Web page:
Experts offer ideas for keeping gulls alive on Route 52 causeway

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Ocean City Route 52 dead sea gulls A gull takes flight off the Route 52 causeway fishing pier. Many of these birds have been killed over the last two months on the bridge and officials are trying to figure out why. OCEAN CITY — Capt. Steve Ang of the Ocean City Police Department says the construction of the new Route 52 Causeway caused concerns long before it opened. Would summertime traffic flow smoothly over the 2.5-mile span and into town? Would the steep decline into Ocean City contribute to vehicles slipping and sliding in the wintertime, ultimately leading to an increase in accidents?

No one asked if the bridge would prove to be a death trap to the seagulls that fly over it and perch upon its rails.

Now, with 40 gulls killed in a 40-day period on the causeway, everyone is talking about what is causing the drastic increase in bird fatalities, and what can be done about it.

“We’re averaging one a day,” Bill Hollingsworth, executive director of the Ocean City Humane Society, said Wednesday, Aug. 1. “We got our first goose today.”

The Canada goose, he said, was picked up alive, but died, the same fate suffered by seven of the eight injured gulls the Humane Society retrieved and tried to treat.

“Only one survived,” Hollingsworth said. “The others had such severe injuries – broken wings, broken backs and broken feet – they had to be euthanized.”

Hollingsworth, who said the Humane Society was picking up four or five dead gulls once a month when all four lanes on the bridge first opened to vehicular traffic, said he and his staff have made three trips a week since the end of June to retrieve wounded and dead birds.

“I’ve already been out there twice this week and it’s only Wednesday,” he said.

He said the gulls, which congregate on a stretch of rail on the north side of the bridge, closer to the Somers Point end, are killed when they fail to become airborne quickly enough after taking off.

“When they try to fly vertically off the rail, they are slammed back into the roadway,” Hollingsworth said.

“We don’t know what is causing it or why it is happening,” said Joe Dee, spokesperson for the state Department of Transportation, the agency that funded the $500 million construction project that replaced two drawbridges with two 65-foot fixed spans. “Is it wind currents? We don’t want to speculate. What can be done about it? Why are the birds landing there? What can we do to deter this? We've just recently become aware of it and we’ll continue to monitor it.”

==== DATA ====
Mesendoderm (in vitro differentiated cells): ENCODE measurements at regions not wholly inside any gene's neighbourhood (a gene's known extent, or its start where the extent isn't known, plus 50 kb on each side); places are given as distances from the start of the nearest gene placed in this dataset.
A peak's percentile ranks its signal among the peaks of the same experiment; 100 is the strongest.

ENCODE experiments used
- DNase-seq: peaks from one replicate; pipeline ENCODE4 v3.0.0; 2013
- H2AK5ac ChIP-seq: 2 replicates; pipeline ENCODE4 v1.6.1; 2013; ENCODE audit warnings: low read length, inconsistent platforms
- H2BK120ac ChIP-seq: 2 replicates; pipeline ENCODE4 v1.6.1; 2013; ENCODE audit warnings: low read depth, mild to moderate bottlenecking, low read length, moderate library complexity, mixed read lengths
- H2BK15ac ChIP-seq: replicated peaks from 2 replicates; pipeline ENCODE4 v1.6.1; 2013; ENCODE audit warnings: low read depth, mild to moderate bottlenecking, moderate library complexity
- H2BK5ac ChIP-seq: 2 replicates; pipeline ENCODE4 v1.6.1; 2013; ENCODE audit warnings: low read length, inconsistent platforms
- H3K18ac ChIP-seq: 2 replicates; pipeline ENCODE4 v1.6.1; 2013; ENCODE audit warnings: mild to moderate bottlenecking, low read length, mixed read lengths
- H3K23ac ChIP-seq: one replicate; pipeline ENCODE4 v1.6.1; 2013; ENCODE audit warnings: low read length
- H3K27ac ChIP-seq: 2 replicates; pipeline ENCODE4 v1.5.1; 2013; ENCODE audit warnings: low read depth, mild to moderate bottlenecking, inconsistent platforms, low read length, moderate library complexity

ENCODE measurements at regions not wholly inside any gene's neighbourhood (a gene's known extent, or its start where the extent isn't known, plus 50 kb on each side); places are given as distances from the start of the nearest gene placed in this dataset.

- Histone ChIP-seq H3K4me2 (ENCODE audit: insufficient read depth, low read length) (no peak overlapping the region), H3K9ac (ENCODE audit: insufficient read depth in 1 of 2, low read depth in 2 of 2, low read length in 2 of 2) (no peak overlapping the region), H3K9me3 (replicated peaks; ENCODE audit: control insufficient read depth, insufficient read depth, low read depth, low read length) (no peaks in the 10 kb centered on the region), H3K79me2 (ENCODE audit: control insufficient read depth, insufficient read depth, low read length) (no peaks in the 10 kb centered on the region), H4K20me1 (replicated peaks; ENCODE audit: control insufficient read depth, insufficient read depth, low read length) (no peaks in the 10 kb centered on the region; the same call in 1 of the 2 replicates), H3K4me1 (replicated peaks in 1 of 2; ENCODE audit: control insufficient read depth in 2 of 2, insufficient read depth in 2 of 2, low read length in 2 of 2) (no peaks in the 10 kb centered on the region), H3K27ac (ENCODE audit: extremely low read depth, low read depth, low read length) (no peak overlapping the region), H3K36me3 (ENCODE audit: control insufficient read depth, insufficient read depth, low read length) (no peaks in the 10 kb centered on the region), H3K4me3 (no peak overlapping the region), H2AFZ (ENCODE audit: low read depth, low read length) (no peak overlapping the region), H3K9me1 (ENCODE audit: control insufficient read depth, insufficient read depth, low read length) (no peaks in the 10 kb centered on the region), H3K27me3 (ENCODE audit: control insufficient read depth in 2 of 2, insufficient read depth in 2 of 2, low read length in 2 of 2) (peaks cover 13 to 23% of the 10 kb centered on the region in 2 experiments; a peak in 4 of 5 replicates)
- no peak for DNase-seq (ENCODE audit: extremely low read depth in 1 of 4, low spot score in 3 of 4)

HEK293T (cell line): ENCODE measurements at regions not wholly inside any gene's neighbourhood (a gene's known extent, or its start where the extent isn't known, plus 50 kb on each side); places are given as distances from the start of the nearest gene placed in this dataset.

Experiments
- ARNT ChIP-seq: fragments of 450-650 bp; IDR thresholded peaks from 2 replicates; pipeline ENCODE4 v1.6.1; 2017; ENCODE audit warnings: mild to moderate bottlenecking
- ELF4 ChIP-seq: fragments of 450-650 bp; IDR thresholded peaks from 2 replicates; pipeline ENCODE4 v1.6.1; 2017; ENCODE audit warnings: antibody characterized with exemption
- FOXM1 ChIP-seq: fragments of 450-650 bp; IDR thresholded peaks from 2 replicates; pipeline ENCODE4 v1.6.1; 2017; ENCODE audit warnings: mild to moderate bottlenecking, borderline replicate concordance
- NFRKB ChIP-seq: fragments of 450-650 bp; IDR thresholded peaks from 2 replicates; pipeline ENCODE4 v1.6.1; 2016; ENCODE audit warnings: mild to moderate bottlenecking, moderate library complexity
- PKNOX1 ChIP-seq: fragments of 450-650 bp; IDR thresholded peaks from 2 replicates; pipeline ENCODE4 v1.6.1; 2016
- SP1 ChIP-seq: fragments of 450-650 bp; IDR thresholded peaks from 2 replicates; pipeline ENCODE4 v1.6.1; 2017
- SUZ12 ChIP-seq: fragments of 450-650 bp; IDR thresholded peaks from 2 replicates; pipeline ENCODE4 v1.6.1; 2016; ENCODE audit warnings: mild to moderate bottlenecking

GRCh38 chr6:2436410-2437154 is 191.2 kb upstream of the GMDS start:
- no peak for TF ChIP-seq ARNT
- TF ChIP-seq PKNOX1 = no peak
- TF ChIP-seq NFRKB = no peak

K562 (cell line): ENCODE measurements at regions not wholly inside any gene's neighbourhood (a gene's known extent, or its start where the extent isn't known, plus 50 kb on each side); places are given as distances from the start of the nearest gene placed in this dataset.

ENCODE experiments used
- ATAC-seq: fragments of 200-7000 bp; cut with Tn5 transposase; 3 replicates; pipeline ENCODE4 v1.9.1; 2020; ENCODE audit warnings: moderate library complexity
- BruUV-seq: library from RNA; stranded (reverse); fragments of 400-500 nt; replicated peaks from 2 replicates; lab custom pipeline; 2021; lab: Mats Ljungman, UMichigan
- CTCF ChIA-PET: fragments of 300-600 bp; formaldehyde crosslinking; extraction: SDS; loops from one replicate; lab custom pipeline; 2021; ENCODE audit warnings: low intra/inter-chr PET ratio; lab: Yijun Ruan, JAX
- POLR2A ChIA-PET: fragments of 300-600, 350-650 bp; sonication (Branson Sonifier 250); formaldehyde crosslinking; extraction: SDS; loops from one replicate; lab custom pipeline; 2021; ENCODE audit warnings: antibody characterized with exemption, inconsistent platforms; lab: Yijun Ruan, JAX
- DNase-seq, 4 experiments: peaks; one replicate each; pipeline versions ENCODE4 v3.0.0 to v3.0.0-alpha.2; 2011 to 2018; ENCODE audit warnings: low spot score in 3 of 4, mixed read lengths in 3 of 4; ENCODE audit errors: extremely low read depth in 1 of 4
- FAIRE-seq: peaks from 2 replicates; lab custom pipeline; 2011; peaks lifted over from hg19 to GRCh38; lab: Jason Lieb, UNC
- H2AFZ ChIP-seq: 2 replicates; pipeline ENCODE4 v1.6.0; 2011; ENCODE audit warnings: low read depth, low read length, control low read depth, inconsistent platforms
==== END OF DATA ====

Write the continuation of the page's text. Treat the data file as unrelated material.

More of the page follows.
Ocean City’s official recommendation, Hollingsworth said, is to have bird spikes installed along the stretch of rail where the gulls are perching, although it is unknown if that would resolve the problem or simply force the birds to move to another stretch of the bridge. He said he and OCPD Chief Chad Callahan were in agreement that was the most affordable and expedient solution for the DOT.

“We’ll take a look at that,” Dee said when told of the joint Humane Society-police department suggestion. “We’re interested in stopping it (bird fatalities) from continuing.”

Steven Mars, a senior biologist with U.S. Fish and Wildlife, said another solution might be to string wire between light poles on the causeway. That would force the gulls higher above the roadway and farther from traffic.

“There is a solution out there,” Ang said. “We shouldn't drive over the bridge everyday and see four or five dead birds.”

“There is always an answer to every problem,” Hollingsworth said. “We want to make the road safer for everyone. Plus, it’s not a good image for Ocean City to have dead birds on the road on the way in.”

Larry Hajna, spokesman for the New Jersey Department of Environmental Protection, said the DEP has not been contacted regarding the dead gulls and that it appears the issue is being handled locally.

Of great concern to the police department is the possibility a motor vehicle accident will be caused by a gull colliding with a car moving at 40 to 50 miles per hour.

“Other things could happen that haven’t happened,” Ang said. “One of the birds could crash into a windshield. We could have an accident, we could have a human injury, we could lose a human life. Fortunately, we haven’t had something more serious occur. Unfortunately, we have had some birds die.”

Hollingsworth said his frequent trips to the section of the bridge where the gulls are being killed led him to observe that the birds are focusing on the marsh below.

“They’re trying to hover over that marsh,” he said. “The wind currents there are real strong and the gulls can’t get out.”

Michael Shepherd, who has written locally about fishing for decades, wrote this email response to the Gazette’s question: What is in the marsh that is attracting the attention of the gulls?

“There are millions of a small bait fish called spot in all of our waters. They are prey for just about everything in the water. I'm thinking these gulls are picking them off, although I have not actually seen it happen. And from what I heard on WOND, they are herring gulls, which are considerably bigger with a larger wing span. It takes longer for them to get airborne and they are flying low into the traffic.”

As for what motorists should do if they see an injured gull on the roadway, Hollingsworth said the Humane Society will respond to calls to 398-4500 between 9 a.m. and 3 p.m. and the OCPD at 399-9111 will respond after hours. Motorists, he said, should not attempt to approach an injured bird for fear of an attack from the scared animal.

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